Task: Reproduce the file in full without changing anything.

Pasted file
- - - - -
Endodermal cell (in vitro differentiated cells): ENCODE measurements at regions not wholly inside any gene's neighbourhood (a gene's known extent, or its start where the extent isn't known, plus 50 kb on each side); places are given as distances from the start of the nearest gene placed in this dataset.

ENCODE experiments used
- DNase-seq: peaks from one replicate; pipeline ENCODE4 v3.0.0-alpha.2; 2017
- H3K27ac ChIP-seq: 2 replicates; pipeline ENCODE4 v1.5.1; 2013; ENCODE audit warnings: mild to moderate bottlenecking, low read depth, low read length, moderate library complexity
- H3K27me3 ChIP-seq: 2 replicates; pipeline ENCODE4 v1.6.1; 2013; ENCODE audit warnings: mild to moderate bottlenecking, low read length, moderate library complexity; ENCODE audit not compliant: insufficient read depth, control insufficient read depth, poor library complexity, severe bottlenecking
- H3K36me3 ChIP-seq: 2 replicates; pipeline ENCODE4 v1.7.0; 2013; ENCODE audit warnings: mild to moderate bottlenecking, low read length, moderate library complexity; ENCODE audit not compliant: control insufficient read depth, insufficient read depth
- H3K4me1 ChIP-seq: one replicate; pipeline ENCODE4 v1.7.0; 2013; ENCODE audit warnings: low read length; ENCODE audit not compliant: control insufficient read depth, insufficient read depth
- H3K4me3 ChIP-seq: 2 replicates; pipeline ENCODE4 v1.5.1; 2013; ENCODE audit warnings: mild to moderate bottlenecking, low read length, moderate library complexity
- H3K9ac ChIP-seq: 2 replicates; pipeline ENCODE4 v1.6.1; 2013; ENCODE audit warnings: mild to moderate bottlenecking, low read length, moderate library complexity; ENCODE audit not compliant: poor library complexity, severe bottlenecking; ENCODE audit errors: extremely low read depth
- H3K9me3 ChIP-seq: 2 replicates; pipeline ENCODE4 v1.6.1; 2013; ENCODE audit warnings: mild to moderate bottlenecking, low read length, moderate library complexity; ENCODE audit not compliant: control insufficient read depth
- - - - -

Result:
Endodermal cell (in vitro differentiated cells): ENCODE measurements at regions not wholly inside any gene's neighbourhood (a gene's known extent, or its start where the extent isn't known, plus 50 kb on each side); places are given as distances from the start of the nearest gene placed in this dataset.

ENCODE experiments used
- DNase-seq: peaks from one replicate; pipeline ENCODE4 v3.0.0-alpha.2; 2017
- H3K27ac ChIP-seq: 2 replicates; pipeline ENCODE4 v1.5.1; 2013; ENCODE audit warnings: mild to moderate bottlenecking, low read depth, low read length, moderate library complexity
- H3K27me3 ChIP-seq: 2 replicates; pipeline ENCODE4 v1.6.1; 2013; ENCODE audit warnings: mild to moderate bottlenecking, low read length, moderate library complexity; ENCODE audit not compliant: insufficient read depth, control insufficient read depth, poor library complexity, severe bottlenecking
- H3K36me3 ChIP-seq: 2 replicates; pipeline ENCODE4 v1.7.0; 2013; ENCODE audit warnings: mild to moderate bottlenecking, low read length, moderate library complexity; ENCODE audit not compliant: control insufficient read depth, insufficient read depth
- H3K4me1 ChIP-seq: one replicate; pipeline ENCODE4 v1.7.0; 2013; ENCODE audit warnings: low read length; ENCODE audit not compliant: control insufficient read depth, insufficient read depth
- H3K4me3 ChIP-seq: 2 replicates; pipeline ENCODE4 v1.5.1; 2013; ENCODE audit warnings: mild to moderate bottlenecking, low read length, moderate library complexity
- H3K9ac ChIP-seq: 2 replicates; pipeline ENCODE4 v1.6.1; 2013; ENCODE audit warnings: mild to moderate bottlenecking, low read length, moderate library complexity; ENCODE audit not compliant: poor library complexity, severe bottlenecking; ENCODE audit errors: extremely low read depth
- H3K9me3 ChIP-seq: 2 replicates; pipeline ENCODE4 v1.6.1; 2013; ENCODE audit warnings: mild to moderate bottlenecking, low read length, moderate library complexity; ENCODE audit not compliant: control insufficient read depth